Samstag, 21. Januar 2012

UK Smart Meter: £11billion smart meter plan "risks fiasco"

The UK House of Commons Public Accounts Committee published its report on preparations for the UK roll-out of Smart Meters. The Rt Hon Margaret Hodge MP, Chair of the Committee of Public Accounts, said:

"The idea of smart electricity and gas meters is a good one, but the programme to install 53 million of them in all homes and small businesses in the country by 2019, at an estimated cost of £11.7 billion, is both challenging and subject to significant uncertainty.

Consumers will benefit from smart meters only if they understand the opportunity to reduce their energy bills and change their behaviour. So far the evidence on whether they will do so has been inconclusive. Otherwise, the only people who will benefit are the energy suppliers.
Consumers will have to pay suppliers for the costs of installing and operating smart meters through their energy bills and no transparent mechanism presently exists for ensuring savings to the supplier are passed on. The track record of energy companies to date does not inspire confidence that this will happen.

The Government is relying on competition in the market to drive down prices. But, as has been previously reported by Ofgem, the energy market does not currently operate as an effective competitive market.

The Department should clearly set out what energy suppliers’ responsibilities will be for engaging with consumers to deliver the benefits of smart meters; and how they will be held accountable to both the Department and consumers.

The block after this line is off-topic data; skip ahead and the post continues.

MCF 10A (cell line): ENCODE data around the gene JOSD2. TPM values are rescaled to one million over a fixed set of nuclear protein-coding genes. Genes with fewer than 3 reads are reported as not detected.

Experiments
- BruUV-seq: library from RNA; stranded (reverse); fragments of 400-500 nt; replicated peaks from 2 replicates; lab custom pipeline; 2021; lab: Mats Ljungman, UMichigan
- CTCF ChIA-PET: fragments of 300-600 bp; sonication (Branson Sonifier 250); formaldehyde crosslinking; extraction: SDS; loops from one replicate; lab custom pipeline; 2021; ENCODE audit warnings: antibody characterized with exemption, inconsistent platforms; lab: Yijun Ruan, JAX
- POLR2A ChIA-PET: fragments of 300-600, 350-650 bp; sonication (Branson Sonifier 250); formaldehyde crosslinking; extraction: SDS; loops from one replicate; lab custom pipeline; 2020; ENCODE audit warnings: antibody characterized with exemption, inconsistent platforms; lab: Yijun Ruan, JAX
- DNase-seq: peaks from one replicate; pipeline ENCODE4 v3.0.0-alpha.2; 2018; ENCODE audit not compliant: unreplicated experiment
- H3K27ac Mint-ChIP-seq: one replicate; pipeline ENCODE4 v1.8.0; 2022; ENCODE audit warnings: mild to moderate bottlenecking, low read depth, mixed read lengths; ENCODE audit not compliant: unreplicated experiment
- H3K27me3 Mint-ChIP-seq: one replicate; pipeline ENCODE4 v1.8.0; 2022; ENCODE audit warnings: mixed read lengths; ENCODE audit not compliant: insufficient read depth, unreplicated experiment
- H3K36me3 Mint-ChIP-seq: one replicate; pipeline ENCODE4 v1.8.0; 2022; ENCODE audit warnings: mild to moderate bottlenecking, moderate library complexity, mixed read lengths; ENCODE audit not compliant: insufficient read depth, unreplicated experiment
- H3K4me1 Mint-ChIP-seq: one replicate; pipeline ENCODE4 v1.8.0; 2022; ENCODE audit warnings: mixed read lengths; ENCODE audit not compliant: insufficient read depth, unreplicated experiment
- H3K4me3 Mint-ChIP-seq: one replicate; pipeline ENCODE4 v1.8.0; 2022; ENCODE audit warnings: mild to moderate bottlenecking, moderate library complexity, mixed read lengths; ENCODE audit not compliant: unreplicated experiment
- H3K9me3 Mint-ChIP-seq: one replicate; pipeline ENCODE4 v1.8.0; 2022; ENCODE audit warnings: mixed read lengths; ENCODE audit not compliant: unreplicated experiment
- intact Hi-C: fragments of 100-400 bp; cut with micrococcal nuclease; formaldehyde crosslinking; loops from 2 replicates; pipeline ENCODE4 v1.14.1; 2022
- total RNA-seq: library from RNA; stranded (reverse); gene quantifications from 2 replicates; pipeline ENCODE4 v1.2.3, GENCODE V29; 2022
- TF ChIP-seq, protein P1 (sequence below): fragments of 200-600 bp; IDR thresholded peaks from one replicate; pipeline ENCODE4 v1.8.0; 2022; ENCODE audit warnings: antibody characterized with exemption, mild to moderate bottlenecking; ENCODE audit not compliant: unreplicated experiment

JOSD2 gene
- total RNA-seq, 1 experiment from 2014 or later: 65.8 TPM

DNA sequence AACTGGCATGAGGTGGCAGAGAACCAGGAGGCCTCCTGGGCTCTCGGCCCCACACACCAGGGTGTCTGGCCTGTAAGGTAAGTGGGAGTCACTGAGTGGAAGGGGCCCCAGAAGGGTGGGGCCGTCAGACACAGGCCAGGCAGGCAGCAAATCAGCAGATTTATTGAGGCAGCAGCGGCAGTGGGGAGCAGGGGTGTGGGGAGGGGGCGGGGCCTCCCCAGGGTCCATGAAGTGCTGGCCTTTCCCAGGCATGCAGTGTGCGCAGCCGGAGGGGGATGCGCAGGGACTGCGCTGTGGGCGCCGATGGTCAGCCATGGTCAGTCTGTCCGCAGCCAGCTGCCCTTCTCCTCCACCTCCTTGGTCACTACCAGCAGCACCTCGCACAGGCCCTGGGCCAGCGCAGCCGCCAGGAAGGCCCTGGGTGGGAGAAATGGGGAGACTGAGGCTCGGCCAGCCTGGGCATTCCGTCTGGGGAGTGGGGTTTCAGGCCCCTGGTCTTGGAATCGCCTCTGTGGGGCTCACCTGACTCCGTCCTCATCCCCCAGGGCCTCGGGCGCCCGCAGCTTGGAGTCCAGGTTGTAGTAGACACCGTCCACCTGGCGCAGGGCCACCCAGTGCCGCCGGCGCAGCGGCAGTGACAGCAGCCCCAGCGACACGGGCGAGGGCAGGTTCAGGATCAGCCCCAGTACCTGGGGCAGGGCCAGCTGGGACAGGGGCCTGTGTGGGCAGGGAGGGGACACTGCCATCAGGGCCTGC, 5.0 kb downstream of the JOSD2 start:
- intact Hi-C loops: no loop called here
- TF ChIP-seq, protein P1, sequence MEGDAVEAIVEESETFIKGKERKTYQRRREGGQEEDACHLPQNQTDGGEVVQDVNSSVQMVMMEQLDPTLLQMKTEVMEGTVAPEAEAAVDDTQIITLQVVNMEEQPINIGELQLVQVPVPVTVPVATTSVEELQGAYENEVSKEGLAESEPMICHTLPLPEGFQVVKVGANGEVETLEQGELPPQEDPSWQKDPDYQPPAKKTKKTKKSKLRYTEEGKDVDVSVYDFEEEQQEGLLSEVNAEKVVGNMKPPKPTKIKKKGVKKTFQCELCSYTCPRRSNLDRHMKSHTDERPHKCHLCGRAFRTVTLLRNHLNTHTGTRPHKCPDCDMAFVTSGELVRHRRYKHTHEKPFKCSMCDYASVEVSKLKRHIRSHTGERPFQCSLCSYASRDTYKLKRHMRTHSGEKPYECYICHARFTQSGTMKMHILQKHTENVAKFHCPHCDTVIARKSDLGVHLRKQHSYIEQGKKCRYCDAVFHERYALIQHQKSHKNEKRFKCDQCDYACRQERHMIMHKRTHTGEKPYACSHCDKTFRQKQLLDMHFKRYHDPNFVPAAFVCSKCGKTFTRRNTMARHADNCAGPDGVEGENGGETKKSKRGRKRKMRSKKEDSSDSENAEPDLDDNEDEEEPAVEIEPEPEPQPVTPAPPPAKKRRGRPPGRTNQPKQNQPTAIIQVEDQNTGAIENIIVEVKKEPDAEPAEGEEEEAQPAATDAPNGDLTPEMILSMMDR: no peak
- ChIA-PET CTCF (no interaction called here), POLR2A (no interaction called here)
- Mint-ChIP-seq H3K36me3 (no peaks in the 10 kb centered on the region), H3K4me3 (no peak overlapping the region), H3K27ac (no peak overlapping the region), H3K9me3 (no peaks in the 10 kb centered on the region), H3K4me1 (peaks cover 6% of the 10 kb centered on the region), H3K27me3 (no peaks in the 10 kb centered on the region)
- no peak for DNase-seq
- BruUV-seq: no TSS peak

Furthermore, there are obvious risks in implementing such a large IT project which cannot be ignored. They include the practical difficulties of procuring and installing the data communications service and the security of the information held. The Department must take on board the lessons learned from other large government IT projects to make sure that the system can support smart grids and that extra costs are not passed on to consumers.

Of even more concern is how the programme will affect vulnerable consumers and those on low incomes. Expecting these consumers to pay for smart meters is of itself regressive, and there is a risk that they may end up paying more through their bills where the costs of installing the meters outweigh the savings they are able to make. The Department should set out how it intends to ensure vulnerable and low income consumers do not miss out on the benefits from smart metering.

Smart meters will allow energy companies to disconnect customers without entering the property. The Department must also ensure that there are proper safeguards to protect the vulnerable, elderly and those on low incomes to ensure they benefit from the programme.

Reacting on the report, UK Energy Minister Charles Hendry pointed out that the potential benefits of smart meters are £18.7 billion from an £11.7 billion investment.

Source and further information: UK Public Accounts Committee, DECC,

© UK Parliament, Open Government Licence
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